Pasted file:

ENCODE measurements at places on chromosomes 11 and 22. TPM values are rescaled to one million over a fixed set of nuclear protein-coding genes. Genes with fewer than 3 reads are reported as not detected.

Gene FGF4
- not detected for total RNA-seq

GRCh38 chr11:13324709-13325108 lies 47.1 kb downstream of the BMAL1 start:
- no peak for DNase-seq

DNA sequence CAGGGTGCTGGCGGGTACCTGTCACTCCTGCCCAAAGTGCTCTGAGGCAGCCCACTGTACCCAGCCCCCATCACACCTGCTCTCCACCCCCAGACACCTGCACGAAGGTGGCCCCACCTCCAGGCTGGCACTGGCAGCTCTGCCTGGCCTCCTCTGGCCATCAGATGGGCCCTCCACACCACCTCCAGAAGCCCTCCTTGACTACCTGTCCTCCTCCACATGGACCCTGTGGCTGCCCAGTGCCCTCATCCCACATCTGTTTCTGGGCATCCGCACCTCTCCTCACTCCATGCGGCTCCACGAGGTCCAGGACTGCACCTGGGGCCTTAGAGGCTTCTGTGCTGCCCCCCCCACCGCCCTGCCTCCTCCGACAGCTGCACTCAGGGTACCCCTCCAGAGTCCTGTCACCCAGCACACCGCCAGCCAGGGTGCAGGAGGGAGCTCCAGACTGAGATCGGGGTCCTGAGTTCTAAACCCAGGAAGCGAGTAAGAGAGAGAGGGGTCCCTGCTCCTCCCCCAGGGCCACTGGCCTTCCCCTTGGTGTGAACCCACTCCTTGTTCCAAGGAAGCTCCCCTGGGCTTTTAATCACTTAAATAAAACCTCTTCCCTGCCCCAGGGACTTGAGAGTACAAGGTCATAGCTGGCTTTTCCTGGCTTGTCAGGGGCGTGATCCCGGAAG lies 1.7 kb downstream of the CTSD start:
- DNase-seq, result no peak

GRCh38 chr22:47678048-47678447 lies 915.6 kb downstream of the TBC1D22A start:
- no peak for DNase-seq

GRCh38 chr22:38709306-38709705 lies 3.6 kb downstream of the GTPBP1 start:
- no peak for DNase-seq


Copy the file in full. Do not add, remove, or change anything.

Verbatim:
ENCODE measurements at places on chromosomes 11 and 22. TPM values are rescaled to one million over a fixed set of nuclear protein-coding genes. Genes with fewer than 3 reads are reported as not detected.

Gene FGF4
- not detected for total RNA-seq

GRCh38 chr11:13324709-13325108 lies 47.1 kb downstream of the BMAL1 start:
- no peak for DNase-seq

DNA sequence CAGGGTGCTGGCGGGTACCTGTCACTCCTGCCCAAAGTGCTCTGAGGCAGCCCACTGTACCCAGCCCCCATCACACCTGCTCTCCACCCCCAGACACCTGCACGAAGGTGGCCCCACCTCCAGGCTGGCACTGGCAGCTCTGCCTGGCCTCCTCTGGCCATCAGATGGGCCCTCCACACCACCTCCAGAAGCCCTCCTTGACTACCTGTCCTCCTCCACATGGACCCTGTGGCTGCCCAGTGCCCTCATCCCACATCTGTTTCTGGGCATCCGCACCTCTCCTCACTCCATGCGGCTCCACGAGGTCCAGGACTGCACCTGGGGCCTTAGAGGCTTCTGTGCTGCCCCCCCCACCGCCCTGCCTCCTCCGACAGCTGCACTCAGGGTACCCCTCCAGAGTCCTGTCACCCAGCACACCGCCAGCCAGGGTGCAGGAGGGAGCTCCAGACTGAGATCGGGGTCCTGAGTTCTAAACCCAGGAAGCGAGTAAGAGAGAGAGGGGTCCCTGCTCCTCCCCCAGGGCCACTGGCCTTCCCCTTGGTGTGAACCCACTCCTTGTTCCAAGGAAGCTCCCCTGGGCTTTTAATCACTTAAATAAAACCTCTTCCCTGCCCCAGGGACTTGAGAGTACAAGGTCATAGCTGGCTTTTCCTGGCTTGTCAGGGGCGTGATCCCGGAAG lies 1.7 kb downstream of the CTSD start:
- DNase-seq, result no peak

GRCh38 chr22:47678048-47678447 lies 915.6 kb downstream of the TBC1D22A start:
- no peak for DNase-seq

GRCh38 chr22:38709306-38709705 lies 3.6 kb downstream of the GTPBP1 start:
- no peak for DNase-seq